the racism instinct

June 16th, 2012

Who would have MHC genes that would compliment yours?  Members of a population that underwent similar immunological pressures as your ancestors – but not exactly the same.  Not a family member or close relative, but someone whose ancestors adapted to similar pressures created by the diseases that became so prevalent in crowded communities that were in close contact with each other and with the livestock they raised.

Pressures which began roughly 10,000 years ago, which is when our first blue-eyed ancestor was born and when racial differentiation began to emerge. And so it would make a certain amount of biological sense to be biologically compelled to make babies with members of our own race, to ensure that our kids have an immune system that’s suited to the immunological pressures they would have encountered:

 ”Body odor is an external manifestation of the immune system, and the smells we think are attractive come from the people who are most genetically compatible with us.” Much of what we vaguely call “sexual chemistry,” is likely a direct result of this scent-based compatibility.

And this compatibility isn’t outwardly expressed only in scent, we also wear our MHC genes somewhere even more obvious than our sleeves: directly on our faces.  Multiple studies studies have shown links between the range of human MHC genes and facial appearance, as well as MHC genes and perceived attractiveness.   It would follow that simply by looking at a member of another race, we would immediately know on an instinctual level that their MHC genes would be wildly dissimilar to our own.

Any examination of the National Center for Biotechnology Information’s online database reveals these disparities throughout our MHC genes.  As this probabilistic selection of some of the HLA-A alleles illustrates, although some alleles occur at similar rates, the odds that many of them will occur varies widely across the MHC region of our genomes:

Each grouping represents a different HLA-A allele: 1, 2, 3, 11, 23, 24, 25, 26, 29, 30, 31, 32, 33

All of this makes a tremendous amount of sense, an instinct to create offspring with someone who is going to provide your child with the best odds of having a robust immune system would have been vital for any community that was under heavy pressure from disease.  Although it’s important to keep in mind that this instinct would have begun to emerge 10,000 years ago, long before any sort of antibiotics or sterile surgery.  Medical science develops incredibly quickly, even just 150 years ago doctors didn’t even realize they should wash their hands before jamming them up inside someone.  Modern medicine has arguably rendered this instinct obsolete in practical terms, and yet it’s still wired into us as part of our primitive heritage.

But just because something’s an instinct doesn’t by any means make it Right.  We also have instincts for violence and promiscuity that would cause our societies to implode if they weren’t regulated by human reason and rational decision-making.  Human societies are epic practices in not embracing our basest instincts, individuals are encouraged to do their best not to act like animals.  And yet all that said, it doesn’t make the instinct to breed with someone who’s going to provide your brood with the best suited immune system for the environment any less real, or any less a part of who we are.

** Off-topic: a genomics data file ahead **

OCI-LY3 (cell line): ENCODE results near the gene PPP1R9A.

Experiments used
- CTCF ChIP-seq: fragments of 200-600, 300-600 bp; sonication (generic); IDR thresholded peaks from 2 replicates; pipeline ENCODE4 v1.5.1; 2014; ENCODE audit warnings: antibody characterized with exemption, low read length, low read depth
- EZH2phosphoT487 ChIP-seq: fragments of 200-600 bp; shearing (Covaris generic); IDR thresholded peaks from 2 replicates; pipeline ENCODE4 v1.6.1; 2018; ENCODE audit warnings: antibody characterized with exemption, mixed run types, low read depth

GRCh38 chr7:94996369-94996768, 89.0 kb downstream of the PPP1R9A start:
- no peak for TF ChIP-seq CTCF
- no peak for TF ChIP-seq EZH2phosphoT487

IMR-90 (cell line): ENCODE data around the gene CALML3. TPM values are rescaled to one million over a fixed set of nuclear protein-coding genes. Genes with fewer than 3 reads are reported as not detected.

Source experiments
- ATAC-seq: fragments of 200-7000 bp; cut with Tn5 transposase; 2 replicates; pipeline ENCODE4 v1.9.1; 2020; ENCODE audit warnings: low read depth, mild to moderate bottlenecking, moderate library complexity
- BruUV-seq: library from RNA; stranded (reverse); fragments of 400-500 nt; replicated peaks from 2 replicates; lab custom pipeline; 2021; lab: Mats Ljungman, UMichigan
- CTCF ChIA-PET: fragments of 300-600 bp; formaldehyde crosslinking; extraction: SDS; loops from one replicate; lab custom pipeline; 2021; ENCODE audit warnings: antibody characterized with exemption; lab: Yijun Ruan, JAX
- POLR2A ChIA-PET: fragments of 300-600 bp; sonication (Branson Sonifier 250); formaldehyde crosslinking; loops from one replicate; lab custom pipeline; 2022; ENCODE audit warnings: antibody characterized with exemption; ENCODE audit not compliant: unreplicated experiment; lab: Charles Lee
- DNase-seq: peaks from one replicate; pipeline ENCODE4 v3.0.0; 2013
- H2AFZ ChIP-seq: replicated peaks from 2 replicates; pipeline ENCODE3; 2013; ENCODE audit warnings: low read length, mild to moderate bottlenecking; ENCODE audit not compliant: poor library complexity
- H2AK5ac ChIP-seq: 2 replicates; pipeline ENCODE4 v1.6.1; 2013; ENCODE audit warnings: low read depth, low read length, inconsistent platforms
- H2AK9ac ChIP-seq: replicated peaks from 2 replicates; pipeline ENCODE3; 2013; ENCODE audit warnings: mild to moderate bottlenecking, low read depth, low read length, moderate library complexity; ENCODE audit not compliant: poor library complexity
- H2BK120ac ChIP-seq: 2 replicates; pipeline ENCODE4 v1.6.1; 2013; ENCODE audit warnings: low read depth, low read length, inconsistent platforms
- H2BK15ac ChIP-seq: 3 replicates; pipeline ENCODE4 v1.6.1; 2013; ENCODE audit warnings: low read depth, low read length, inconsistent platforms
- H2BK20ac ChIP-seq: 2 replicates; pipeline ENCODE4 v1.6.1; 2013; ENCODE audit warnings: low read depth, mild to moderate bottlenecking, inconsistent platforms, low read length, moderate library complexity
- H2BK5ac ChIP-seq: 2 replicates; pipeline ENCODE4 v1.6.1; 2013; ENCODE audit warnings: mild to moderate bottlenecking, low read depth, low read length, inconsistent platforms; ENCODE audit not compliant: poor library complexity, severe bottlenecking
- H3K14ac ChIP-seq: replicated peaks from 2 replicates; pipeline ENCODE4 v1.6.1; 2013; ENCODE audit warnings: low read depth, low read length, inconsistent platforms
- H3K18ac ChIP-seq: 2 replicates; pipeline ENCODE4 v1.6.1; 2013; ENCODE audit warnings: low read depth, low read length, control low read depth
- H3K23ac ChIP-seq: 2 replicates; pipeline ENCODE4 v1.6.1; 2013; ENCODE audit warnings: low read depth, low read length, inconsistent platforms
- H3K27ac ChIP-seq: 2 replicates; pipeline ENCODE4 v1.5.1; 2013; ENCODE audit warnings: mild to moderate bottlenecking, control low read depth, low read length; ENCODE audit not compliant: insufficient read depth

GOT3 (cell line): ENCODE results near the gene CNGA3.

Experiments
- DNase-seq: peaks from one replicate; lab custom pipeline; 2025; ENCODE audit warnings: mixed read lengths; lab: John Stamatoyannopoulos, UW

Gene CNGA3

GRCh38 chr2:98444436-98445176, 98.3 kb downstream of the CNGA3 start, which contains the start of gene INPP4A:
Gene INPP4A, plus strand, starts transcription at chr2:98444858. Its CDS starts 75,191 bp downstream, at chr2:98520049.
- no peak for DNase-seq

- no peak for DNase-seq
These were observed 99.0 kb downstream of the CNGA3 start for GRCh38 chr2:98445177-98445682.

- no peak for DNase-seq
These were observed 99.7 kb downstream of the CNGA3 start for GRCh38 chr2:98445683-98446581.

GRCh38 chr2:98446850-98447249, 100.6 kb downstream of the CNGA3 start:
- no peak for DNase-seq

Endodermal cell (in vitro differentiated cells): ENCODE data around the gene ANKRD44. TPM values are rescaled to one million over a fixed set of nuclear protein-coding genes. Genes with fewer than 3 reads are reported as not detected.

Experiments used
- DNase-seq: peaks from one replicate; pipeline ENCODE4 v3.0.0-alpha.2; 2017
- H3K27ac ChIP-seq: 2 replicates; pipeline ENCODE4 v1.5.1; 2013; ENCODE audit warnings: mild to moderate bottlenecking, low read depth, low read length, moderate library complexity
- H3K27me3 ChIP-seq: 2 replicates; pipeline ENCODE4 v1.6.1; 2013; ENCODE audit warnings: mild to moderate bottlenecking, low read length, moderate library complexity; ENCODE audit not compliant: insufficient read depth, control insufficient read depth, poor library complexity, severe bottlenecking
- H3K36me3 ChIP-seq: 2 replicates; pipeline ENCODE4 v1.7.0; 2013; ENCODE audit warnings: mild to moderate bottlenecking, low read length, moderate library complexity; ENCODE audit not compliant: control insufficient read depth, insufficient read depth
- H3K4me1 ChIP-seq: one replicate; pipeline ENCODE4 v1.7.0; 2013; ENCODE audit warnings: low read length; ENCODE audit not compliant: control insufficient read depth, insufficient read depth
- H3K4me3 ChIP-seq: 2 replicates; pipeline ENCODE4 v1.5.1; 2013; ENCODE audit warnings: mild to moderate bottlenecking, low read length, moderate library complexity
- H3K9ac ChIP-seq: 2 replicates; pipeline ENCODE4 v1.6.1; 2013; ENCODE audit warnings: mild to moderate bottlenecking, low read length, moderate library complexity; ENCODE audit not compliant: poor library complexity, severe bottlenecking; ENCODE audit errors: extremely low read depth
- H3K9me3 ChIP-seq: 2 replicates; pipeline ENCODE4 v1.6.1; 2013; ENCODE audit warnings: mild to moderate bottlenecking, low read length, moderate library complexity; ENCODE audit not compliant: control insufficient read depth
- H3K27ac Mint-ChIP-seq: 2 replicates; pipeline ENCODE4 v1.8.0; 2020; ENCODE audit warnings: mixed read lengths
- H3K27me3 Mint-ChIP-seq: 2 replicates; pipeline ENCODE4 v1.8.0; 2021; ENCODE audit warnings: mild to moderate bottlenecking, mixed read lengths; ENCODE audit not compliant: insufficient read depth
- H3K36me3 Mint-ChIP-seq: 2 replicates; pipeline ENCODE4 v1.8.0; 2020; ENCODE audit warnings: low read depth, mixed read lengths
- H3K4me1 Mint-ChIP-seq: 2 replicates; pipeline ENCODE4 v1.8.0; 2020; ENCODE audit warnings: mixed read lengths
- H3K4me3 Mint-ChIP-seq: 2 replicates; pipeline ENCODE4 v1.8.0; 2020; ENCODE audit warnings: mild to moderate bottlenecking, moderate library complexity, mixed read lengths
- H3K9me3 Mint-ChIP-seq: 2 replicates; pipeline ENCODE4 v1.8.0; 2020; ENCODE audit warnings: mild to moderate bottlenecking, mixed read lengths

So human females indicate a preference for mating with someone who shared a similar ancestry as themselves, but would it necessarily mean a distaste for outsiders?  At least for ovulating women, yes it would.

Turns out women who are fertile exhibit a strong implicit bias against men from other races. While ovulating women were more attracted to men of their own race who were perceived as physically imposing, the opposite was true if the man was a member of a different racial group.  So not only are we drawn to members who share a similar ancestry as our own, but human females are unconsciously repelled by members of other races when they’re fertile.

An increasingly common refrain in America is that it’s very easy to pretend that racism is dead and gone, at least until a black guy knocks on your door intending to take your daughter out on a date.  This continued prejudice was dubiously enshrined in our laws against miscegenation, which were the last racist laws to leave our books and weren’t ruled unconstitutional until a generation after Brown vs. Board, at which point only 20% of Americans were in favor of legalizing interracial marriages.  And yet despite that ruling, Alabama had a law against interracial marriage on the books until 2000, and even then 40% of Alabamians voted in favor of it.

African-Americans may be especially prone to be discriminated against, as recent analysis of the human genome has revealed that all non-African humans posses some Neanderthal DNA. And this DNA isn’t just random snippets, it forms an MHC allele that’s absent in Africans and would’ve boosted non-African immune systems as they traveled away from the continent.

Although women clearly have a much stronger sense of smell and are much more attuned to finding partners with compatible MHC genes, men are still aware of this interaction and their opposition to members of an outside race mate-pairing with sisters and daughters who share their genetic code makes evolutionary sense: they want their communal family gene pool to stay immunologically robust.  Additionally, the apparent instinct of being able to smell and see a stranger’s MHC genes may easily have caused an instinctual xenophobia to develop, since someone with vastly different MHC genes would often be harboring pathogens that your immune system would be utterly defenseless against.